WASHINGTON, D.C. -- The United States' Bureau of Federal Investigation, reported the BBC today, has offered to help Russia "in eliminating Websites set up by Islamic militants fighting in the southern republic of Dagestan."
The "Muslim peoples of the Caucasus - Chechen, Ingush, Circassians,
Abkhaz, Dagestanis - have been in almost constant revolt against their Russian
colonial rulers for three centuries," writes Eric Margolis of the Toronto Sun.
"Russsia crushed all revolts with ruthless ferocity and twice attempted genocide," says Mr. Margolis, and in "the 1940's, Stalin deported nearly all the 1.5-million Chechen to Siberian concentration camps, where 25% died. Two million other Soviet Muslims, including many Dagestanis, were also sent in cattle cars to Stalin's death camps. Hitler used gas; Stalin used the Russian winter."
Now it would appear that the FBI may deny Dagestani freedom fighters their right to free speech, and deny interested readers access to information from all relevant sources.
During NATO's recent war with Yugoslavia the information coming out of Belgrade, Yugoslavia's capital, was more accurate than that coming from NATO.
"Belgrade's claims of 76 losses represent only about a five-fold
exaggeration," says Alan J. Kuperman, Research Fellow at the Brookings Institution, while "NATO's original claims represent up to a twenty-fold
[The Justice Department has tried, with limited success, to use the
authority of the Patriot Act, passed in the aftermath of the Sept. 11, 2001,
attacks, to shut down Internet sites that carry such postings, on grounds
that they incite violence.
The government's aggressive pursuit of Web hosting services, as well as the
people who post the material on them, has led civil liberties groups to
protest that security initiatives are impinging on free speech.--Ariana
Eunjung Cha, "From a Virtual Shadow, Messages of Terror," Washington Post, October
Indymedia Servers," Indymedia.org, October 8, 2004
Gary Younge, "Bush
administration to keep control of internet's central computers,"
Guardian, July 2, 2005
Steve Coll and Susan B. Glasser, "Terrorists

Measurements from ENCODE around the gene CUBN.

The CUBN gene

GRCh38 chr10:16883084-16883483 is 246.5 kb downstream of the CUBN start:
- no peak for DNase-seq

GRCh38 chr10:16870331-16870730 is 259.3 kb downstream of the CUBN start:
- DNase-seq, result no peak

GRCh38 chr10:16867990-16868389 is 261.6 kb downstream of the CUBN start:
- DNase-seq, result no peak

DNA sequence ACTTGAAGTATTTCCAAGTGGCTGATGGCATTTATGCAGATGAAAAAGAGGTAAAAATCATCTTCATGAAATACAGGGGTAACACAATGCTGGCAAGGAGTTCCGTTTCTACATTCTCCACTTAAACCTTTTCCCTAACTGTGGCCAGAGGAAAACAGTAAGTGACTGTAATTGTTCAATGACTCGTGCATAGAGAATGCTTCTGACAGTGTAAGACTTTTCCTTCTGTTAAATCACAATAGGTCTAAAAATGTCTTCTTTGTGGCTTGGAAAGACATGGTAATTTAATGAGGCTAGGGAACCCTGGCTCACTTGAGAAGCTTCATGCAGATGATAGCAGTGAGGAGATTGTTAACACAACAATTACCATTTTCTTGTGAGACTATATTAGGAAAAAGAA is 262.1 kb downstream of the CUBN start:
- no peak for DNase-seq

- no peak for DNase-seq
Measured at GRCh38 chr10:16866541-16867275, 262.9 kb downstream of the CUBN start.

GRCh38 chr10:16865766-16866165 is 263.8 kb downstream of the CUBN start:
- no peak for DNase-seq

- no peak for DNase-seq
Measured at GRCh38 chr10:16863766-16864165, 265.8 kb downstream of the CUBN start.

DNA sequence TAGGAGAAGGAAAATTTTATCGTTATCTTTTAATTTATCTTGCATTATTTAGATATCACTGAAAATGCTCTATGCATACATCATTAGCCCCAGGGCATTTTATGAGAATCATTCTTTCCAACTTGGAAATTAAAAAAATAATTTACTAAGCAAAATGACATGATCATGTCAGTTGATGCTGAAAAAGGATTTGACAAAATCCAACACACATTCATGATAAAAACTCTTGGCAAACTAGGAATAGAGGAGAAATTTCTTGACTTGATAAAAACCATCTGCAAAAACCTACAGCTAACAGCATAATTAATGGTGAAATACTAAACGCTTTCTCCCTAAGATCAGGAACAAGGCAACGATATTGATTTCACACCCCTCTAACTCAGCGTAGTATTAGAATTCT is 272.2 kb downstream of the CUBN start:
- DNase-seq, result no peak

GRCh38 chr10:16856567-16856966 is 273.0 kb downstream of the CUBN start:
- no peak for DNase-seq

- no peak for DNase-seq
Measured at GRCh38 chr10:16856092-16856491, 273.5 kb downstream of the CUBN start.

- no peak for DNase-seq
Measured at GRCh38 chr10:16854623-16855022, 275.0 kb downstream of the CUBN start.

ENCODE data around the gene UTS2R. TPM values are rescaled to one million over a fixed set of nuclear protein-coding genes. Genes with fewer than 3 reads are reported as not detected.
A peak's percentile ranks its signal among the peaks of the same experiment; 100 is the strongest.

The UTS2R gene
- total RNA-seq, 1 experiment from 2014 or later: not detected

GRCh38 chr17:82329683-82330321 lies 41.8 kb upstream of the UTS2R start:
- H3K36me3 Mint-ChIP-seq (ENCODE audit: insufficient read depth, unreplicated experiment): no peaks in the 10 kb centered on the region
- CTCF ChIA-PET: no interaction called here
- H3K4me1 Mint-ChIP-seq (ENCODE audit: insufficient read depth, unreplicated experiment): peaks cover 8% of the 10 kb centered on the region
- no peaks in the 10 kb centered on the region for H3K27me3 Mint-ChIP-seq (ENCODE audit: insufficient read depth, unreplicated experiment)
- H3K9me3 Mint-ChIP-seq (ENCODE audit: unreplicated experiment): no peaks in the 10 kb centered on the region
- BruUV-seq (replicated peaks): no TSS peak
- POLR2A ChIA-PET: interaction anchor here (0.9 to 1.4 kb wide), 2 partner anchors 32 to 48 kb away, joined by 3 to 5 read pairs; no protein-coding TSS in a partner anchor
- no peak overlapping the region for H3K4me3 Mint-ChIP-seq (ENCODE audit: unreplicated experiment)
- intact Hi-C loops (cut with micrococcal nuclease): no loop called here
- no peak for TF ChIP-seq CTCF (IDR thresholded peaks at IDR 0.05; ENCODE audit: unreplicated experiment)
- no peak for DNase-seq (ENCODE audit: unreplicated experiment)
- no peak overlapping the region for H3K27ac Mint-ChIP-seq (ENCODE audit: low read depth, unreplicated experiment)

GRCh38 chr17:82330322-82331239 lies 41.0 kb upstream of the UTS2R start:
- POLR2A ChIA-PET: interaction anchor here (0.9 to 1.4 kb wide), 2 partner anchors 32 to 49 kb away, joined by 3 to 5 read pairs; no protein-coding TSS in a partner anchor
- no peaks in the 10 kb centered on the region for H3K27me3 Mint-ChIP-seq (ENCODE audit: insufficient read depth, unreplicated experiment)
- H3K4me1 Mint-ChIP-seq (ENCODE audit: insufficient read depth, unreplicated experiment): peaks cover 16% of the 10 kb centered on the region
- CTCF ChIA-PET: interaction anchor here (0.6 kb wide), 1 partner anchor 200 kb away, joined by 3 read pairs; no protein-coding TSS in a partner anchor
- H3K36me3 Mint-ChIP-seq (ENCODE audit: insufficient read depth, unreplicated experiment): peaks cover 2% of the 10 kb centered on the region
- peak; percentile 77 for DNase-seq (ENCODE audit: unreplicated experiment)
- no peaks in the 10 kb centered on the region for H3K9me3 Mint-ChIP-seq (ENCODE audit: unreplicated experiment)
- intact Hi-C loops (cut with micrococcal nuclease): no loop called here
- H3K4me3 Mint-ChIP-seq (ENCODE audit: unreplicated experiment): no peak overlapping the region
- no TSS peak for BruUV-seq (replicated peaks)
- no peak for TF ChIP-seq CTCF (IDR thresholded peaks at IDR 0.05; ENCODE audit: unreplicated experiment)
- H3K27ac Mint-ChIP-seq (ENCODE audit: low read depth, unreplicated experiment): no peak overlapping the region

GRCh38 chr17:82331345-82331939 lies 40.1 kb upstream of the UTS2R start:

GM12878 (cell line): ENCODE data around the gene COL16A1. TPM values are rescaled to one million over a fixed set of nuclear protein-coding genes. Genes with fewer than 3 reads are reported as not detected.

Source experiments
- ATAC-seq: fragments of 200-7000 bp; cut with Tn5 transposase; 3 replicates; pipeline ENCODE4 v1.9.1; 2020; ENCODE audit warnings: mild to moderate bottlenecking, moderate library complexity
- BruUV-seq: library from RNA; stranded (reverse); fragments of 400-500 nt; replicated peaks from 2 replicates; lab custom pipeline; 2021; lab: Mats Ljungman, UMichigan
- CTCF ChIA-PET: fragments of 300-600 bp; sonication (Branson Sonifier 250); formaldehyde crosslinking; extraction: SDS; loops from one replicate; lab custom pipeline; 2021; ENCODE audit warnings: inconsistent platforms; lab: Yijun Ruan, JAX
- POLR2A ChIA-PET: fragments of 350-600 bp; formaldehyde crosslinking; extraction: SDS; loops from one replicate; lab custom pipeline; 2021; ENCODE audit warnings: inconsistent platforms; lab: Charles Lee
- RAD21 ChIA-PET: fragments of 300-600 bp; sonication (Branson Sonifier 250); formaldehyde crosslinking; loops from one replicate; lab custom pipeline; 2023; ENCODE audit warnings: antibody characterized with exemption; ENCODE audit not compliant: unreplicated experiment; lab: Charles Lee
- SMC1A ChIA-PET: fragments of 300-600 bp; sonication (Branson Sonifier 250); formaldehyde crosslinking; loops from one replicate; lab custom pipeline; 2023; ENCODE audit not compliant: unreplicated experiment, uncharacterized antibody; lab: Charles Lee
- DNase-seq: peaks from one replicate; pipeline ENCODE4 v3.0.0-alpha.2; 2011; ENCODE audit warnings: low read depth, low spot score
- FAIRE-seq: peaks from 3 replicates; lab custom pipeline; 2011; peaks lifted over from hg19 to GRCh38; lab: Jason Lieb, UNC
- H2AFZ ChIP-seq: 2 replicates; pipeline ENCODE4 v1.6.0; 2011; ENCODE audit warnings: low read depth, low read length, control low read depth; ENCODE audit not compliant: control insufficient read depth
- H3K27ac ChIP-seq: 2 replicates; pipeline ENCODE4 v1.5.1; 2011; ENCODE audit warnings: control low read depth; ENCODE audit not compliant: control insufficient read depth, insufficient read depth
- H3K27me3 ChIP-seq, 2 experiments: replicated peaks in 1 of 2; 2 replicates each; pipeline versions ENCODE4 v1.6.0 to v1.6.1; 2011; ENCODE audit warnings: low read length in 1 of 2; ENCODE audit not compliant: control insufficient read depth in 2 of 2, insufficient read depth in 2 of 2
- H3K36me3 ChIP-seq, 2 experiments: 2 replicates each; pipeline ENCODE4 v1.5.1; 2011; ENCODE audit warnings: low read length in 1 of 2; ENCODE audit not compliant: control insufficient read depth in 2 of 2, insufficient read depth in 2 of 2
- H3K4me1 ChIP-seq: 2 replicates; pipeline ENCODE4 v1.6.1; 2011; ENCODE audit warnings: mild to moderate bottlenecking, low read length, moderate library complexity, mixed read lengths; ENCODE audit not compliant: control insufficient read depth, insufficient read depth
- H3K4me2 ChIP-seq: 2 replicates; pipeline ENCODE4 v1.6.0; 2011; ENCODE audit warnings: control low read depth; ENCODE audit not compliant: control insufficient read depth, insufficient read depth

Turn to the Web as Base of Operations," Washington Post, August 7, 2005
Craig Whitlock, "Briton Used Internet As His Bully Pulpit,"
Washington Post, August 8, 2005
Steve Coll and Susan B. Glasser, "Zarqawi Intertwines Acts on Ground in Iraq With
Propaganda Campaign on the Internet," Washington Post, August 9, 2005
[A newly declassified document gives a fascinating glimpse into the US
military's plans for "information operations" - from psychological
operations, to attacks on hostile computer networks.--Adam Brookes, "US
plans to 'fight the net' revealed," BBC News, January 27, 2006]
[Pentagon contract documents show the military asks companies to develop a
"full spectrum . . . of computer network attack techniques."--Jim Michaels, "Military
beefs up Internet arsenal," USA TODAY, March 28, 2007]
[The home secretary . . . will meet internet service providers and members
of the Muslim community to discuss measures to block websites which promote
targets internet extremism," BBC News, January 17, 2008]
[A controversial plan to study and profile domestic terrorism was scrapped
after popular push back, however, the spirit of the legislation lives on in
Senator Joe Lieberman's office.
HR 1955, "The Violent Radicalization and Homegrown Terrorism Prevention Act
of 2007" passed the House in October 2007 with almost unanimous support. . .
The bill also singled out the Internet as a vehicle for terrorists to spread
their ideology with the intention of recruiting and training new
terrorists.--Matt Renner, "Internet
Attacked as Tool of Terror," truthout.org, may 30, 2008]
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